You are a recruiter James. No, you’re a drill instructor. Into the special forces, except everyone is eligible. They just have to realize it. Oh wait, you are already an honorary colonel. Thank you.

  • Soniya

    I am a civilian right now :( Hope I will change it..

  • George Marques

    I think what James means by civilian may be something like the idea of matrix. Most people take the blue pill and stay in the matrix, a few decide to take the red pill and see what happens…

  • Nishita

    For those who are civilians, somehow it is very difficult to reach to a non civilian level.. but this is a great read.. Hope i will be a non civilian soon!!

  • I haven’t been “a civilian” in the sense that James is saying since 2003. But even working for myself since 2003, I made myself a civilian. There were 2 of me; boss me and me that hated boss me. Even in working for self, I was looking for that comfort zone – validation from clients or perfect situations. It’s funny how you can be self-employed or a an entrepreneur (as miserable of one as I was) and still be a slave to the grind. The key is comfort zone destroying. The comfort zone is the curse zone and by grace I’ll continue to break a shell. Fear of death, fear of (the loss of) money, fear of insults, they all keep us caged in a comfort zone. If we stay we die, if we move forward we die, therefore, let’s die big. Let’s die saying we took some big ass steps… that’s my new hope. Comfort zone, get thee behind me.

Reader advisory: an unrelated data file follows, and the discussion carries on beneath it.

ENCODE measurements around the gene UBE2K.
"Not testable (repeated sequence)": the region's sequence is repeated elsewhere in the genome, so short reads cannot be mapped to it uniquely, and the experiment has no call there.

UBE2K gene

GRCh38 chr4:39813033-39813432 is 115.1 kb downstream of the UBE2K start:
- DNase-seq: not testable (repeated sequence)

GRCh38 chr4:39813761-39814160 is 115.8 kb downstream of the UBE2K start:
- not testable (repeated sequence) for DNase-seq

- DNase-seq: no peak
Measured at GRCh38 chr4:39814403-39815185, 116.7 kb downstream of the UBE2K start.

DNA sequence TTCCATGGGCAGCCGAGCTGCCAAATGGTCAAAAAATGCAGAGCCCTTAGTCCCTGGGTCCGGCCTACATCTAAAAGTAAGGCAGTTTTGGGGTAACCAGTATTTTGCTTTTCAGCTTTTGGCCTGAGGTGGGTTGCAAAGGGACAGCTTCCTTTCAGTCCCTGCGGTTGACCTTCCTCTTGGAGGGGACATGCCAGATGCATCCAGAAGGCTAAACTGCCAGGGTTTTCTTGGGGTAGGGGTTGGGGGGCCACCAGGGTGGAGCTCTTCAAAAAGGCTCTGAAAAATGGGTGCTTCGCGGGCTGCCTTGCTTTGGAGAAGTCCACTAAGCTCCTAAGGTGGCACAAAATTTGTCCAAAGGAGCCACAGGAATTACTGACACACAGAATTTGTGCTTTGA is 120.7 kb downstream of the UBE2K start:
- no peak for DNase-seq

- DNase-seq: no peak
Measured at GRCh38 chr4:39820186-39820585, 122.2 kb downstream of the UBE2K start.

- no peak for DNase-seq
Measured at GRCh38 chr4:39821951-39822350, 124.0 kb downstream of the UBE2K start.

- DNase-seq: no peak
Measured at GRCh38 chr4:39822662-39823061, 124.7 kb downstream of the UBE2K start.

• NewHampshire

    Trying not to be a civilian but navigating crytpos is just so hard and I can’t seem to get any answers.

  • Leslie Hickcox

    I just love you James. You always inspire me.

  • Patti Carnahan

    all I have to say is you wanted to be a writer and you have written and self-published, good for you… but when you write things in your blog like ” and I have read every word more than once, but when I read things like: “Everyone has something they wanted to create when they were kids. A painting, a book, a kiss, a secret agency, an evil plan, a laughter buried inside that never quite came out.” I think to myself (as my heart kind of expands, just reading that…) His creativity LIVES. And we luck out getting to read it. God bless you.

    • AtlasAikido

      No disrespect to your heartfelt, it would seem James is blessing himself by his own grace…

  • AtlasAikido

  • Christine McFadden

    I have read and listened to all your information James since 9 January. I live in Australia and have tried to email your company and ring and eventually got through today to be told that I cannot subscribe to any further information as I live in Australia due to the tax laws here. I am bitterly disappointed as I wanted to grow from your ideas and make some money as well.